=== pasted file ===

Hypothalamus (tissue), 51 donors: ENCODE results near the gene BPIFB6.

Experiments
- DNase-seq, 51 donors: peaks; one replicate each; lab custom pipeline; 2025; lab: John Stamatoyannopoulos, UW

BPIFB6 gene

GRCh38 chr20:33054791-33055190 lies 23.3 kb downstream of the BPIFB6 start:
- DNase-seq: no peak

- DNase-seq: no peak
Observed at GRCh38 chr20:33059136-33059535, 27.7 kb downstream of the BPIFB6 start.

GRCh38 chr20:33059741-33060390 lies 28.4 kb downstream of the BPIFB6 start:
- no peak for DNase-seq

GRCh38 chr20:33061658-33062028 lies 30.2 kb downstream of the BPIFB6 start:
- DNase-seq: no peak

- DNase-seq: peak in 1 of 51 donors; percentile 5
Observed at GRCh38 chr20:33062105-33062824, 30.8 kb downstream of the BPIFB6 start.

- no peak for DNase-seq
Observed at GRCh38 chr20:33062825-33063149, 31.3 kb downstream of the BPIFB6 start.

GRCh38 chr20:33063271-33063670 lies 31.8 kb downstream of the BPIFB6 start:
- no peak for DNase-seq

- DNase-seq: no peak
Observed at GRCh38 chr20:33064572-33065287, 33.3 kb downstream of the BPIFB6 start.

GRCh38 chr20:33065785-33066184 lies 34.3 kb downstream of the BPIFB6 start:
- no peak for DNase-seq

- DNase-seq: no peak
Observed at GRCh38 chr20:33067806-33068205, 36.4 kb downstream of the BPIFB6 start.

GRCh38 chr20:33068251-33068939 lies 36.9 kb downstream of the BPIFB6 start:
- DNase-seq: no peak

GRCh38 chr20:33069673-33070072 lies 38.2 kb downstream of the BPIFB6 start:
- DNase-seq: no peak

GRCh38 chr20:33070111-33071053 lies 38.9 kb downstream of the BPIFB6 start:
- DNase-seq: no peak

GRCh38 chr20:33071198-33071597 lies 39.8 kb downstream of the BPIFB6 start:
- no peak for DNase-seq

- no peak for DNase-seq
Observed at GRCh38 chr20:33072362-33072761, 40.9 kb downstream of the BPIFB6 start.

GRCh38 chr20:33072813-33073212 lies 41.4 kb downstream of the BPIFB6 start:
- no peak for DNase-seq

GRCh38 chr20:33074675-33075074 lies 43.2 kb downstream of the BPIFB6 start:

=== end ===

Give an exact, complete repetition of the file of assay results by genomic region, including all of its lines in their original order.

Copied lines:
Hypothalamus (tissue), 51 donors: ENCODE results near the gene BPIFB6.

Experiments
- DNase-seq, 51 donors: peaks; one replicate each; lab custom pipeline; 2025; lab: John Stamatoyannopoulos, UW

BPIFB6 gene

GRCh38 chr20:33054791-33055190 lies 23.3 kb downstream of the BPIFB6 start:
- DNase-seq: no peak

- DNase-seq: no peak
Observed at GRCh38 chr20:33059136-33059535, 27.7 kb downstream of the BPIFB6 start.

GRCh38 chr20:33059741-33060390 lies 28.4 kb downstream of the BPIFB6 start:
- no peak for DNase-seq

GRCh38 chr20:33061658-33062028 lies 30.2 kb downstream of the BPIFB6 start:
- DNase-seq: no peak

- DNase-seq: peak in 1 of 51 donors; percentile 5
Observed at GRCh38 chr20:33062105-33062824, 30.8 kb downstream of the BPIFB6 start.

- no peak for DNase-seq
Observed at GRCh38 chr20:33062825-33063149, 31.3 kb downstream of the BPIFB6 start.

GRCh38 chr20:33063271-33063670 lies 31.8 kb downstream of the BPIFB6 start:
- no peak for DNase-seq

- DNase-seq: no peak
Observed at GRCh38 chr20:33064572-33065287, 33.3 kb downstream of the BPIFB6 start.

GRCh38 chr20:33065785-33066184 lies 34.3 kb downstream of the BPIFB6 start:
- no peak for DNase-seq

- DNase-seq: no peak
Observed at GRCh38 chr20:33067806-33068205, 36.4 kb downstream of the BPIFB6 start.

GRCh38 chr20:33068251-33068939 lies 36.9 kb downstream of the BPIFB6 start:
- DNase-seq: no peak

GRCh38 chr20:33069673-33070072 lies 38.2 kb downstream of the BPIFB6 start:
- DNase-seq: no peak

GRCh38 chr20:33070111-33071053 lies 38.9 kb downstream of the BPIFB6 start:
- DNase-seq: no peak

GRCh38 chr20:33071198-33071597 lies 39.8 kb downstream of the BPIFB6 start:
- no peak for DNase-seq

- no peak for DNase-seq
Observed at GRCh38 chr20:33072362-33072761, 40.9 kb downstream of the BPIFB6 start.

GRCh38 chr20:33072813-33073212 lies 41.4 kb downstream of the BPIFB6 start:
- no peak for DNase-seq

GRCh38 chr20:33074675-33075074 lies 43.2 kb downstream of the BPIFB6 start: